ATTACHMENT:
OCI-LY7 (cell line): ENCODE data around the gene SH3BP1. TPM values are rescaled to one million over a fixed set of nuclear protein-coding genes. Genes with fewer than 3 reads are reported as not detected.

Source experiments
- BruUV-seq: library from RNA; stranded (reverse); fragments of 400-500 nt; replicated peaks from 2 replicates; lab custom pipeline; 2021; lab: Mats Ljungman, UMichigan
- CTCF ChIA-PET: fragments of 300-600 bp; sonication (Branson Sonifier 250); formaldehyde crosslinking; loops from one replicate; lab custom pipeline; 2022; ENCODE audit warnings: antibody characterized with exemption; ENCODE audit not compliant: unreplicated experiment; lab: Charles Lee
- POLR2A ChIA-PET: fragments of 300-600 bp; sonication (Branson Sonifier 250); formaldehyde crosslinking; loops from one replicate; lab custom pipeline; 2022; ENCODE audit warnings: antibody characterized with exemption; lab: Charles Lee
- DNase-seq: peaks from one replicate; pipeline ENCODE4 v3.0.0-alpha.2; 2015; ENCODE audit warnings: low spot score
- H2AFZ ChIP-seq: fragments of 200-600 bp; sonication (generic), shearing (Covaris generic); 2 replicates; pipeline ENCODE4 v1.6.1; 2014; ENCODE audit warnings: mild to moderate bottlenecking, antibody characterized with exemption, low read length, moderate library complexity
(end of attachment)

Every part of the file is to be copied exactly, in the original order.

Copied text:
OCI-LY7 (cell line): ENCODE data around the gene SH3BP1. TPM values are rescaled to one million over a fixed set of nuclear protein-coding genes. Genes with fewer than 3 reads are reported as not detected.

Source experiments
- BruUV-seq: library from RNA; stranded (reverse); fragments of 400-500 nt; replicated peaks from 2 replicates; lab custom pipeline; 2021; lab: Mats Ljungman, UMichigan
- CTCF ChIA-PET: fragments of 300-600 bp; sonication (Branson Sonifier 250); formaldehyde crosslinking; loops from one replicate; lab custom pipeline; 2022; ENCODE audit warnings: antibody characterized with exemption; ENCODE audit not compliant: unreplicated experiment; lab: Charles Lee
- POLR2A ChIA-PET: fragments of 300-600 bp; sonication (Branson Sonifier 250); formaldehyde crosslinking; loops from one replicate; lab custom pipeline; 2022; ENCODE audit warnings: antibody characterized with exemption; lab: Charles Lee
- DNase-seq: peaks from one replicate; pipeline ENCODE4 v3.0.0-alpha.2; 2015; ENCODE audit warnings: low spot score
- H2AFZ ChIP-seq: fragments of 200-600 bp; sonication (generic), shearing (Covaris generic); 2 replicates; pipeline ENCODE4 v1.6.1; 2014; ENCODE audit warnings: mild to moderate bottlenecking, antibody characterized with exemption, low read length, moderate library complexity